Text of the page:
Belle Cora, the mistress of Charles Cora, had determined to spare no expense to save her lover. To that end she hired the best attorneys she could, including the well known Edward D. Baker and James A. McDougall as well as George F. James and Frank Tilford. But, in spite of this impressive collection of legal talent Cora still appeared for his arraignment dressed in full gambler splendor, clad in a richly figured velvet vest, light kid gloves, with an overcoat thrown loosely over his shoulders, his mustache carefully trimmed and carrying himself with such a nonchalant manner as if to defy both decency as well as justice. His demeanor, while vaguely noticed by the populace, was loudly trumpeted in the newspapers and this went a long way to intensify the popular feeling of distrust and vengeance.
On January 3, 1856 Charles Cora’s trial took place. Of the four lawyers on his defense team Baker and McDougall handled most of the oratory while San Francisco District Attorney Henry H. Byrne and US District Attorney Samuel W. Inge, assisted by Charles Williams and Alexander Campbell, made up the prosecution team. Most of the jurors were good men, but one did expose an attempt to bribe him, and there was little doubt that large sums on money were lavished on witnesses and most likely on other jurors. Baker went so far as to describe the prostitute Belle Cora as a woman of the purest and holiest of female virtues. While it is possible that he had some effect on a few jurors the general feeling was that the fix was already in and his praise of Belle Cora was little more than an insult to common decency.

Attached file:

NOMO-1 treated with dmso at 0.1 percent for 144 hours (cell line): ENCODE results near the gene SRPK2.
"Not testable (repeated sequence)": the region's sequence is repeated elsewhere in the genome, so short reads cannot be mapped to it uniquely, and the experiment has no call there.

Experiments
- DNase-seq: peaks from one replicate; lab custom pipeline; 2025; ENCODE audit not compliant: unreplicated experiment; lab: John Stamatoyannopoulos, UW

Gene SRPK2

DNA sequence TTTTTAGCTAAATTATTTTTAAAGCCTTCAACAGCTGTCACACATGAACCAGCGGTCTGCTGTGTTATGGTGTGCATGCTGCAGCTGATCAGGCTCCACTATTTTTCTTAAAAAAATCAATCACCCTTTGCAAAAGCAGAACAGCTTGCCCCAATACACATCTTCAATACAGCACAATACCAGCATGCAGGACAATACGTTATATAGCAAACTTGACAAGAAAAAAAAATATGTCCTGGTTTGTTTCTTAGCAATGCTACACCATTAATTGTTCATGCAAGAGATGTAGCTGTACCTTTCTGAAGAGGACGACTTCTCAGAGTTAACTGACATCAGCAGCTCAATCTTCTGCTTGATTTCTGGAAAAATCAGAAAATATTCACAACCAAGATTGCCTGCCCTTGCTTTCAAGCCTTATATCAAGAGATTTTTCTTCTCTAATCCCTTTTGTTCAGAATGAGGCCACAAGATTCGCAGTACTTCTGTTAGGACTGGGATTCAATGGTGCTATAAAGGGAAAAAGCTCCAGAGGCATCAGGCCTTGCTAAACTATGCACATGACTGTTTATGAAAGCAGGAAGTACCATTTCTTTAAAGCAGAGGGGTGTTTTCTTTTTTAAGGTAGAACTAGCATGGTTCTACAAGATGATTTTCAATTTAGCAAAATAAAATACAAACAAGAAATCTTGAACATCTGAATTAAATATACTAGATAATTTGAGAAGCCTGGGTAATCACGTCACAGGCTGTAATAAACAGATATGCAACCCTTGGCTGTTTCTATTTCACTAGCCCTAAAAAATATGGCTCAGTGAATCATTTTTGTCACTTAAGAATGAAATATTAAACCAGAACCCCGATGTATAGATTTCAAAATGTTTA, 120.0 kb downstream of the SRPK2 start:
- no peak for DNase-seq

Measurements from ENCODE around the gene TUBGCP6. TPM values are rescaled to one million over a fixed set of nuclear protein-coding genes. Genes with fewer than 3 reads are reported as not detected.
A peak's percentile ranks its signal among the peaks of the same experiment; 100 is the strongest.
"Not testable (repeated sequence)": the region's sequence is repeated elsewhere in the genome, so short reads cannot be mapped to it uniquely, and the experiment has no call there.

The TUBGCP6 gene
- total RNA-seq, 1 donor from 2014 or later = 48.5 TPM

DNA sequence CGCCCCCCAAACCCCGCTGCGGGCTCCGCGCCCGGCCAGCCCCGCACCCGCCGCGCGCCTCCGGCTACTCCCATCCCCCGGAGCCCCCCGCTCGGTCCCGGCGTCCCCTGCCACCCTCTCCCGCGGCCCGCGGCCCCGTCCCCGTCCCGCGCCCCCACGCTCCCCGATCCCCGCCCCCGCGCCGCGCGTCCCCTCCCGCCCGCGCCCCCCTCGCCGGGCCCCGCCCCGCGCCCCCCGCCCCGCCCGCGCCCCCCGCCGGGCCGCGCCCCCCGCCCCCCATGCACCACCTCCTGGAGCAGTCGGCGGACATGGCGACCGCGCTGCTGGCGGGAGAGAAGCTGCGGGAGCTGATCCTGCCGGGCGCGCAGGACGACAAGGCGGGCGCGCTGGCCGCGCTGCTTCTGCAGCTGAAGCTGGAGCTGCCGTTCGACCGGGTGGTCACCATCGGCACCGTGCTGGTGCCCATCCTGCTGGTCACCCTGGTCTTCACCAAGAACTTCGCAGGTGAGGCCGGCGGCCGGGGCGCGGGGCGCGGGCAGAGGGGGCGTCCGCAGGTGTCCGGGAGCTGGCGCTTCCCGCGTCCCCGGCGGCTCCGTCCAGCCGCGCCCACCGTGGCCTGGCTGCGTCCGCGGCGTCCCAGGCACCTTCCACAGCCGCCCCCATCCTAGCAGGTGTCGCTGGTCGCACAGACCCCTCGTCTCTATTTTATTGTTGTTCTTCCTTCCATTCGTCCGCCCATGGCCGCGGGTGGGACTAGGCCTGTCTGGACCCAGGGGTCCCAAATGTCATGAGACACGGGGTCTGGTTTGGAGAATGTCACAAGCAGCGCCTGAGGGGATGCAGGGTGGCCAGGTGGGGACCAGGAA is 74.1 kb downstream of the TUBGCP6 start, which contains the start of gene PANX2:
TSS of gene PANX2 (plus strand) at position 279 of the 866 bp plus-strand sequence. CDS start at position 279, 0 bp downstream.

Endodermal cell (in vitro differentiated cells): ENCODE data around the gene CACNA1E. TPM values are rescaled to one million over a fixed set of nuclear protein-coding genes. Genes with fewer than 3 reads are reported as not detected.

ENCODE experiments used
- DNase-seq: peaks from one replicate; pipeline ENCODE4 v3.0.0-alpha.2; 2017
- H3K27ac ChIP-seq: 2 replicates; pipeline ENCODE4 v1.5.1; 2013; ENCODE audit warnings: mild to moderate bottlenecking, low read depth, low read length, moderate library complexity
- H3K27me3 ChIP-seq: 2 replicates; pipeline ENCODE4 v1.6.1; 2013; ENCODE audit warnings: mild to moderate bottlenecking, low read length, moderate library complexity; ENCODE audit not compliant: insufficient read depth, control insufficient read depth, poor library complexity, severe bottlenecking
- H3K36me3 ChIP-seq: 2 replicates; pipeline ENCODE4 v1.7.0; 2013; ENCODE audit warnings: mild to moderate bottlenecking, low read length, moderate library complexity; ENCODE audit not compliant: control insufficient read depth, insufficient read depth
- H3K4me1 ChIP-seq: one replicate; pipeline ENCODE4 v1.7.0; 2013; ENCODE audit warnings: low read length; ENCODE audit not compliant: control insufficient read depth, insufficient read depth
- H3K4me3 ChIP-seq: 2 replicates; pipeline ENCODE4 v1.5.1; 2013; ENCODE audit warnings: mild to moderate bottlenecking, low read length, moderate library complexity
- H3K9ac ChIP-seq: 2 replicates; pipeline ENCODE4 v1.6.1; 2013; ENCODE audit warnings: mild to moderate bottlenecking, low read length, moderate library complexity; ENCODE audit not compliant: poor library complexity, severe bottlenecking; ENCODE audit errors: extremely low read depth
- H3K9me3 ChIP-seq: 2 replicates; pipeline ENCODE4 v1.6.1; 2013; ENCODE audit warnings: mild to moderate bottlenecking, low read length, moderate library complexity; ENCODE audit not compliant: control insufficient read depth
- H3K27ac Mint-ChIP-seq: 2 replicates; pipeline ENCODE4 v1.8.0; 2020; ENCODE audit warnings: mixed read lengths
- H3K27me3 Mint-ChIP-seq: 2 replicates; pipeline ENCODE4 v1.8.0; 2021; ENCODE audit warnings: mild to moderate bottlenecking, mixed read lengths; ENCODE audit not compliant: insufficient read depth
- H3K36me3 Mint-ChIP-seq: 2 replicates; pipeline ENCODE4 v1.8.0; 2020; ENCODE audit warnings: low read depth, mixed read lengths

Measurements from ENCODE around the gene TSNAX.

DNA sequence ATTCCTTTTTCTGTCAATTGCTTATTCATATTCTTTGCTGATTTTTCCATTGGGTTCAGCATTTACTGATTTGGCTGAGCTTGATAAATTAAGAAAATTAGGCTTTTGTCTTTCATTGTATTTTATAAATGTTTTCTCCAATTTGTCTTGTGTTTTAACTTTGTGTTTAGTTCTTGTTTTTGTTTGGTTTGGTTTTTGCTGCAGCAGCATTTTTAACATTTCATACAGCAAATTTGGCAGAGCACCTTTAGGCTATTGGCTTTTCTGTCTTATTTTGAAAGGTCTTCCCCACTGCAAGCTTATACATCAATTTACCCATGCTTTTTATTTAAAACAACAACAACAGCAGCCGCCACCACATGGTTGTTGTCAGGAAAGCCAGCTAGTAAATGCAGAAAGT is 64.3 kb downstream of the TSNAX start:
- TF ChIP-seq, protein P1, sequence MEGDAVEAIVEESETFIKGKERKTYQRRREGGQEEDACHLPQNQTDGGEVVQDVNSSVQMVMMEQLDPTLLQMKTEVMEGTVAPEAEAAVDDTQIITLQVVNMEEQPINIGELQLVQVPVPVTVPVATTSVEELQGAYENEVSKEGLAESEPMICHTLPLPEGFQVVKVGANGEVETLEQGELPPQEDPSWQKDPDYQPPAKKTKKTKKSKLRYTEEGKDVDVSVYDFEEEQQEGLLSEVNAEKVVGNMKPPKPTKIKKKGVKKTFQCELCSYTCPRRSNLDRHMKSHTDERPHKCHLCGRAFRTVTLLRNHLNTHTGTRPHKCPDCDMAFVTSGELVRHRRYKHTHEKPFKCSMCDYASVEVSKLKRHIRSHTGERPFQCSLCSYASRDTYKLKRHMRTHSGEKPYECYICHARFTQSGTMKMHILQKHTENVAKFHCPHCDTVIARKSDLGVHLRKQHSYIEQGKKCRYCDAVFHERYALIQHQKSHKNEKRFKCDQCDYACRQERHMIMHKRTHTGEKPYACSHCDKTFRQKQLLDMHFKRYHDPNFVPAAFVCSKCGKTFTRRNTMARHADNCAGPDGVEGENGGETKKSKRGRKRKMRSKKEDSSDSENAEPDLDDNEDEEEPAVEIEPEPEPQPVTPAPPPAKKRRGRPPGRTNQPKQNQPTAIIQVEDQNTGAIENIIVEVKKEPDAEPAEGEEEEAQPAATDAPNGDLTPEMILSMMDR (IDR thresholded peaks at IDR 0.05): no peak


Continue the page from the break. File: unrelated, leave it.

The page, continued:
The one thing that almost every person agreed on was that, while Cora was clearly guilty, there was little or no chance of a verdict against him. The talk about town had it that no man, no matter how bad his crime, who had such a large fund at his back for the purpose of corruption, could ever be convicted and so the trial of Charles Cora was a farce. When on January 17th, after sitting out for twenty-four hours, the jury returned having failed to agree—seven voting for murder, one for manslaughter and four for acquittal—no one was surprised. But, almost to a man, the citizens of San Francisco were enraged.